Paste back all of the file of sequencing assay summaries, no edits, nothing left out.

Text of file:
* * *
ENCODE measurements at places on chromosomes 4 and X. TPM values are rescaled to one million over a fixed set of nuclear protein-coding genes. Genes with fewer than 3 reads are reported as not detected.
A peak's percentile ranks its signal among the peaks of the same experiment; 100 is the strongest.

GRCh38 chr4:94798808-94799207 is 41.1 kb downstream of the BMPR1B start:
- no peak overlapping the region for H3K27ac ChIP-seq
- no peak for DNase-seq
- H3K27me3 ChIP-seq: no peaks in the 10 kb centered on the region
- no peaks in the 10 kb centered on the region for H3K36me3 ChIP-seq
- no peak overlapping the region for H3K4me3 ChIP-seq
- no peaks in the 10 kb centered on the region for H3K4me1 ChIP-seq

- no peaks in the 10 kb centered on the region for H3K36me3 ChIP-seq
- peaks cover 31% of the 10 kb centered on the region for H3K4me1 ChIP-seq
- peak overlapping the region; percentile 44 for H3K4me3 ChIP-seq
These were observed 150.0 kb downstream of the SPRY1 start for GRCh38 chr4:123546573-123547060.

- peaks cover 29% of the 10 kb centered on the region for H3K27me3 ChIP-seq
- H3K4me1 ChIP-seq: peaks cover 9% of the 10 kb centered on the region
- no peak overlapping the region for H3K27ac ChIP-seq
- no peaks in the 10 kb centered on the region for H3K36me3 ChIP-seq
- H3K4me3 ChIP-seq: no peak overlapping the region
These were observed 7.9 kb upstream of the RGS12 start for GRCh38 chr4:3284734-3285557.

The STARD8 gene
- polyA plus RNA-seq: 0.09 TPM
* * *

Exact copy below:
ENCODE measurements at places on chromosomes 4 and X. TPM values are rescaled to one million over a fixed set of nuclear protein-coding genes. Genes with fewer than 3 reads are reported as not detected.
A peak's percentile ranks its signal among the peaks of the same experiment; 100 is the strongest.

GRCh38 chr4:94798808-94799207 is 41.1 kb downstream of the BMPR1B start:
- no peak overlapping the region for H3K27ac ChIP-seq
- no peak for DNase-seq
- H3K27me3 ChIP-seq: no peaks in the 10 kb centered on the region
- no peaks in the 10 kb centered on the region for H3K36me3 ChIP-seq
- no peak overlapping the region for H3K4me3 ChIP-seq
- no peaks in the 10 kb centered on the region for H3K4me1 ChIP-seq

- no peaks in the 10 kb centered on the region for H3K36me3 ChIP-seq
- peaks cover 31% of the 10 kb centered on the region for H3K4me1 ChIP-seq
- peak overlapping the region; percentile 44 for H3K4me3 ChIP-seq
These were observed 150.0 kb downstream of the SPRY1 start for GRCh38 chr4:123546573-123547060.

- peaks cover 29% of the 10 kb centered on the region for H3K27me3 ChIP-seq
- H3K4me1 ChIP-seq: peaks cover 9% of the 10 kb centered on the region
- no peak overlapping the region for H3K27ac ChIP-seq
- no peaks in the 10 kb centered on the region for H3K36me3 ChIP-seq
- H3K4me3 ChIP-seq: no peak overlapping the region
These were observed 7.9 kb upstream of the RGS12 start for GRCh38 chr4:3284734-3285557.

The STARD8 gene
- polyA plus RNA-seq: 0.09 TPM